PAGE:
Does the climate change research community not have confidence in the known Laws of Science needed to attack the Climate Change (read rates of change defined by f(X,t) ) problem with the same confidence used to to send humans on space flights to the moon and back?

    • Harold – The person(s) most qualified to answer your questions are those who design GCMs for a living. Perhaps Andy Lacis will see your comments and respond.

      Not being a climate modeler, I can only state tentatively that most of the variables you list are incorporated into the models, admittedly with some parametrization for details of a sub-grid size nature. I believe all of them are incorporated into models if we include those focusing on particular phenomena rather than the comprehensive realms of the GCMs.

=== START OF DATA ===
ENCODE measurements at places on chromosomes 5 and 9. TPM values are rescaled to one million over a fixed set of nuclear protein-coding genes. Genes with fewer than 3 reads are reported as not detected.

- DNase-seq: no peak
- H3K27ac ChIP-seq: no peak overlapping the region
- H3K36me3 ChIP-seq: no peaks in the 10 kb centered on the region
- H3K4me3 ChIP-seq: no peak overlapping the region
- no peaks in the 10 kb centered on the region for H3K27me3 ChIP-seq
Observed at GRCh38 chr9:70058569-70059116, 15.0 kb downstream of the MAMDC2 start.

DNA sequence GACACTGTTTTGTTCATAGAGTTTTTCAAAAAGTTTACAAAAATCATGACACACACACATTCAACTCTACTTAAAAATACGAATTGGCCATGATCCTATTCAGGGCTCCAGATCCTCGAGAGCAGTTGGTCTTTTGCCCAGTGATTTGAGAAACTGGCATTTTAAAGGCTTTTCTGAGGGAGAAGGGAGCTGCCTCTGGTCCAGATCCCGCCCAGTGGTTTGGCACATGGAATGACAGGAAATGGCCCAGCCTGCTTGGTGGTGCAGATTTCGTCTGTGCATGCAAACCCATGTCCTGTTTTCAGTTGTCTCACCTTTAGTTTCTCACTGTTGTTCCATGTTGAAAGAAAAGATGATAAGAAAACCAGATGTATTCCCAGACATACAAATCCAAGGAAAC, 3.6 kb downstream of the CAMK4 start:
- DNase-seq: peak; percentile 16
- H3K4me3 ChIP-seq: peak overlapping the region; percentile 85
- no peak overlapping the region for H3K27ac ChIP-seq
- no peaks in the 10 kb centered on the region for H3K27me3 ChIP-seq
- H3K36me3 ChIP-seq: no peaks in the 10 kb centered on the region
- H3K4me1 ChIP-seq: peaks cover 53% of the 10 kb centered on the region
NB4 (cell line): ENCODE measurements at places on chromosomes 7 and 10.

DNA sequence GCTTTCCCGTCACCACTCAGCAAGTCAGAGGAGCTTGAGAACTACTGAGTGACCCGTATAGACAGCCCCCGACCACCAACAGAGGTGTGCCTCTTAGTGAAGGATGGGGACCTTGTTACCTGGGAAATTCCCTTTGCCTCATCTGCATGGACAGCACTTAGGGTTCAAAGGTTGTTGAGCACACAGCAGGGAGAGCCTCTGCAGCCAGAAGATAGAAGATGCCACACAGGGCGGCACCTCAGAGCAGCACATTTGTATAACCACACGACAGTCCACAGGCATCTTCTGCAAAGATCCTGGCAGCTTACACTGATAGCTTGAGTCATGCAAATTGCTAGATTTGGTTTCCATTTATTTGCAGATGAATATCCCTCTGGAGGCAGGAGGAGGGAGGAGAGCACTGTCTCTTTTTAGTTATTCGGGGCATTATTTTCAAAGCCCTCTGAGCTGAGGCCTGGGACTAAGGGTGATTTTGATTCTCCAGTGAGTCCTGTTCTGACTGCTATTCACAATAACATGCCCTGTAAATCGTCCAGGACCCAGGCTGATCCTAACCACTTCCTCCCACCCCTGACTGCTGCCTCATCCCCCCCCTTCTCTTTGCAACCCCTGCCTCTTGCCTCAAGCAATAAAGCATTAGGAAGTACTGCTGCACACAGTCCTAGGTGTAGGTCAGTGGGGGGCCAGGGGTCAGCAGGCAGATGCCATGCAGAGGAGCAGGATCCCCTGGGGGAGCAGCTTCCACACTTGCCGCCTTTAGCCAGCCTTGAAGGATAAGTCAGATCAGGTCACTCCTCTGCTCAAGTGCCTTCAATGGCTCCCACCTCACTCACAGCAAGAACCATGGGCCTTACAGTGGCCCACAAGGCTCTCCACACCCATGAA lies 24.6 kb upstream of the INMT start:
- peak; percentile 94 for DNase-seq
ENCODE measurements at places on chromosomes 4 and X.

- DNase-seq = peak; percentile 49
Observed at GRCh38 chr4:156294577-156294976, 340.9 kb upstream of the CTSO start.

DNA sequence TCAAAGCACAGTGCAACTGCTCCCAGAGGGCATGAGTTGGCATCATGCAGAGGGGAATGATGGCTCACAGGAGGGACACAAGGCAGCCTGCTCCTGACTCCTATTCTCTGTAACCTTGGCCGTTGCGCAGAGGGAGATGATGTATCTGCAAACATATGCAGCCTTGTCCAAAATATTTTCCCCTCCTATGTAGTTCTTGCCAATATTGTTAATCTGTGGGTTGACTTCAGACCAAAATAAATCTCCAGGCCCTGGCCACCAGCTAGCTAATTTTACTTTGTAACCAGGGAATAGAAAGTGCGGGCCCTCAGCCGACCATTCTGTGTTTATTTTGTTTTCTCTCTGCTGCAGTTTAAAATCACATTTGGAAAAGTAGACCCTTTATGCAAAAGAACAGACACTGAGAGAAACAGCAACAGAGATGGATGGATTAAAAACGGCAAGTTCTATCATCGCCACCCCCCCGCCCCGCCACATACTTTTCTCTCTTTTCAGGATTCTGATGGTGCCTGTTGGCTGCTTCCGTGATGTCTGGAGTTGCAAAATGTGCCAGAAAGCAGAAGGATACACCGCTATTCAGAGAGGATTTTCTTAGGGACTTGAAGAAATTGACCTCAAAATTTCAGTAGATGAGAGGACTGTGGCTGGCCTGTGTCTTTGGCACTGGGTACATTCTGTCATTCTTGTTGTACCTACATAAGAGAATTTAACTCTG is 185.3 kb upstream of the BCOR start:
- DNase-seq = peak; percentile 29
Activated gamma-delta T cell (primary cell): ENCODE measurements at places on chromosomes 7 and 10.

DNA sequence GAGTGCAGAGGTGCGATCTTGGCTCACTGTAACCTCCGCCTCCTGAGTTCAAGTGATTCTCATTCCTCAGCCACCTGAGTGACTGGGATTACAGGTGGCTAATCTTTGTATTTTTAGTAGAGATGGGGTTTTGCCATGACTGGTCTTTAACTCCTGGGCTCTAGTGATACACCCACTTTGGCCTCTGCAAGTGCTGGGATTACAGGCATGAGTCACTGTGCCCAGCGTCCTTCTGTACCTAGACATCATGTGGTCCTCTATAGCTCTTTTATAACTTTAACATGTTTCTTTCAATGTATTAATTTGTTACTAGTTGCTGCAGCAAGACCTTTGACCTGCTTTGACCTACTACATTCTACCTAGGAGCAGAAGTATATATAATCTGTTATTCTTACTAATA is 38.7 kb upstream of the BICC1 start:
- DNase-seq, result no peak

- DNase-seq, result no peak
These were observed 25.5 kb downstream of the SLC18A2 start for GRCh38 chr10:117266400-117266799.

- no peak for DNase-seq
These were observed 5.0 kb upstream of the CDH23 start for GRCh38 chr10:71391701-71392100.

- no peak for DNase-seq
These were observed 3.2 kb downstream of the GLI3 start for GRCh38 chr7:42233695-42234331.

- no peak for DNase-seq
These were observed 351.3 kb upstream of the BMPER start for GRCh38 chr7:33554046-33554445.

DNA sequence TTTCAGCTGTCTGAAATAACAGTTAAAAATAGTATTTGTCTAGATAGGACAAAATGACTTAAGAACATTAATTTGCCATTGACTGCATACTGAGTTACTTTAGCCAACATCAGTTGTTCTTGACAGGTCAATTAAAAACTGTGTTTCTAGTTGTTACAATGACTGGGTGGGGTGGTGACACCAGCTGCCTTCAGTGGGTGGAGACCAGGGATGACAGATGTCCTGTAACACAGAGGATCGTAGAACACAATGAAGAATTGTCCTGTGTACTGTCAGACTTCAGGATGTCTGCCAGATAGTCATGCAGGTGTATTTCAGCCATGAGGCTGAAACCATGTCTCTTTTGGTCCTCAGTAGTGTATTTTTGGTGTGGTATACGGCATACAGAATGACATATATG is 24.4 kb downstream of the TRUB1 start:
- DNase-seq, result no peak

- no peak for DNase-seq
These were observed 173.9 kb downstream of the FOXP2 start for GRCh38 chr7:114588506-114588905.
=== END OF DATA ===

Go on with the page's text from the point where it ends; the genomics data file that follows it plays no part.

One point deserves mention, however, and I believe it also addresses a misconception inherent in Tomas Milanovic’s earlier comments. Climate science in general, and models in particular, do not try to compute average global temperature or its change over time – to do so would be a far more daunting challenge than what they actually attempt. Rather, they compute changes at multiple individual grid locations that are homogeneous enough for reasonably accurate output – output that can be checked against observational data. Interactions between grids are also estimated, but this is a less formidalble undertaking than an averaging of global temperature. It is these changes with time, that are averaged, and not a hypothetical “mean global temperature”.